Availability of data and materials

Not applicable.

Abbreviations

ARDS:

Acute respiratory distress syndrome

COVID-19:

Coronavirus disease 2019

ICU:

Intensive care unit

SARS-CoV-2:

Severe acute respiratory syndrome coronavirus 2

References

  1. 1.

    Steinberg KP, Hudson LD, Goodman RB, Hough CL, Lanken PN, Hyzy R, et al. Efficacy and safety of corticosteroids for persistent acute respiratory distress syndrome. N Engl J Med. 2006;354:1671–84.

    CAS  Article  PubMed  PubMed Central  Google Scholar 

  2. 2.

    Ni YN, Chen G, Sun J, Liang BM, Liang ZA. The effect of corticosteroids on mortality of patients with influenza pneumonia: a systematic review and meta-analysis. Crit Care. 2019;23:99.

    Article  PubMed  PubMed Central  Google Scholar 

  3. 3.

    Stockman LJ, Bellamy R, Garner P. SARS: systematic review of treatment effects. PLoS Med. 2006;3:e343.

    Article  PubMed  PubMed Central  Google Scholar 

  4. 4.

    Remmelink M, De Mendonca R, D’Haene N, De Clercq S, Verocq C, Lebrun L, et al. Unspecific post-mortem findings despite multiorgan viral spread in COVID-19 patients. Crit Care. 2020;24:495.

  5. 5.

    Ackermann M, Verleden SE, Kuehnel M, Haverich A, Welte T, Laenger F, et al. Pulmonary vascular endothelialitis, thrombosis, and angiogenesis in Covid-19. N Engl J Med. 2020;383:120–8.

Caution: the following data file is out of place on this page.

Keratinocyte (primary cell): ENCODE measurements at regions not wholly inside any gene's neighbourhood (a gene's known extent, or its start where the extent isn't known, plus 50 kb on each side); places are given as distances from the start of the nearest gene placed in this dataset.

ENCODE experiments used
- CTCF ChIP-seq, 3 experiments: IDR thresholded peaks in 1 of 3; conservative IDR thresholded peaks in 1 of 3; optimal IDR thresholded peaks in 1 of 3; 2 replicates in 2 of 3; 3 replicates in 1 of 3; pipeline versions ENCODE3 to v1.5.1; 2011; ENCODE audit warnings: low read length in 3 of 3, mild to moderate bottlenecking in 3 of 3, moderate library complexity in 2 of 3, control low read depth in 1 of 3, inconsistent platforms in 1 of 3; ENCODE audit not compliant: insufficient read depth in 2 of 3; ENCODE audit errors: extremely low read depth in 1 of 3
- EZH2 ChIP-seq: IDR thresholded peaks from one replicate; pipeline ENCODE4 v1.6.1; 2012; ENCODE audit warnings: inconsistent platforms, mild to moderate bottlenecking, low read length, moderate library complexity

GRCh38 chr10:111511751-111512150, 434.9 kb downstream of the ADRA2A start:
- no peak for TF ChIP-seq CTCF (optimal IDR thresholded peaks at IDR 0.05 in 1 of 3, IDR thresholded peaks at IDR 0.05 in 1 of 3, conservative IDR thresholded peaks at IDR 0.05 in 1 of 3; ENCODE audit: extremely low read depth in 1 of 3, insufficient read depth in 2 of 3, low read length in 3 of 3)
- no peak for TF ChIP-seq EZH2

CAS  Article  PubMed  PubMed Central  Google Scholar 

  6. 6.

    Eltzschig HK, Carmeliet P. Hypoxia and inflammation. N Engl J Med. 2011;364:656–65.

    CAS  Article  PubMed  PubMed Central  Google Scholar 

  7. 7.

    Horby P, Lim WS, Emberson JR, Mafham M, Bell JL, Linsell L, et al. Dexamethasone in hospitalized patients with Covid-19-preliminary report. N Engl J Med. 2020. https://doi.org/10.1056/NEJMoa20214362020.

    Article  PubMed  PubMed Central  Google Scholar 

  8. 8.

    Angus DC, Derde L, Al-Beidh F, Annane D, Arabi Y, Beane A, et al. Effect of hydrocortisone on mortality and organ support in patients with severe COVID-19: the REMAP-CAP COVID-19 corticosteroid domain randomized clinical trial. JAMA. 2020;324:1317–29.

    CAS  Article  PubMed  Google Scholar 

  9. 9.

    Tomazini BM, Maia IS, Cavalcanti AB, Berwanger O, Rosa RG, Veiga VC, et al. Effect of dexamethasone on days alive and ventilator-free in patients with moderate or severe acute respiratory distress syndrome and COVID-19: the CoDEX randomized clinical trial. JAMA. 2020;324:1307–16.

    CAS  Article  PubMed  Google Scholar 

  10. 10.

    Dequin PF, Heming N, Meziani F, Plantefeve G, Voiriot G, Badie J, et al. Effect of hydrocortisone on 21-day mortality or respiratory support among critically ill patients with COVID-19: a randomized clinical trial. JAMA. 2020;324:1298–306.

    CAS  Article  PubMed  Google Scholar 

  11. 11.

    Sterne JAC, Murthy S, Diaz JV, Slutsky AS, Villar J, Angus DC, et al. Association between administration of systemic corticosteroids and mortality among critically ill patients with COVID-19: a meta-analysis. JAMA. 2020;324:1330–41.

    CAS  Article  PubMed  Google Scholar 

  12. 12.

    Immovilli P, Morelli N, Antonucci E, Radaelli G, Barbera M, Guidetti D. COVID-19 mortality and ICU admission: the Italian experience. Crit Care. 2020;24:228.

    Article  PubMed  PubMed Central  Google Scholar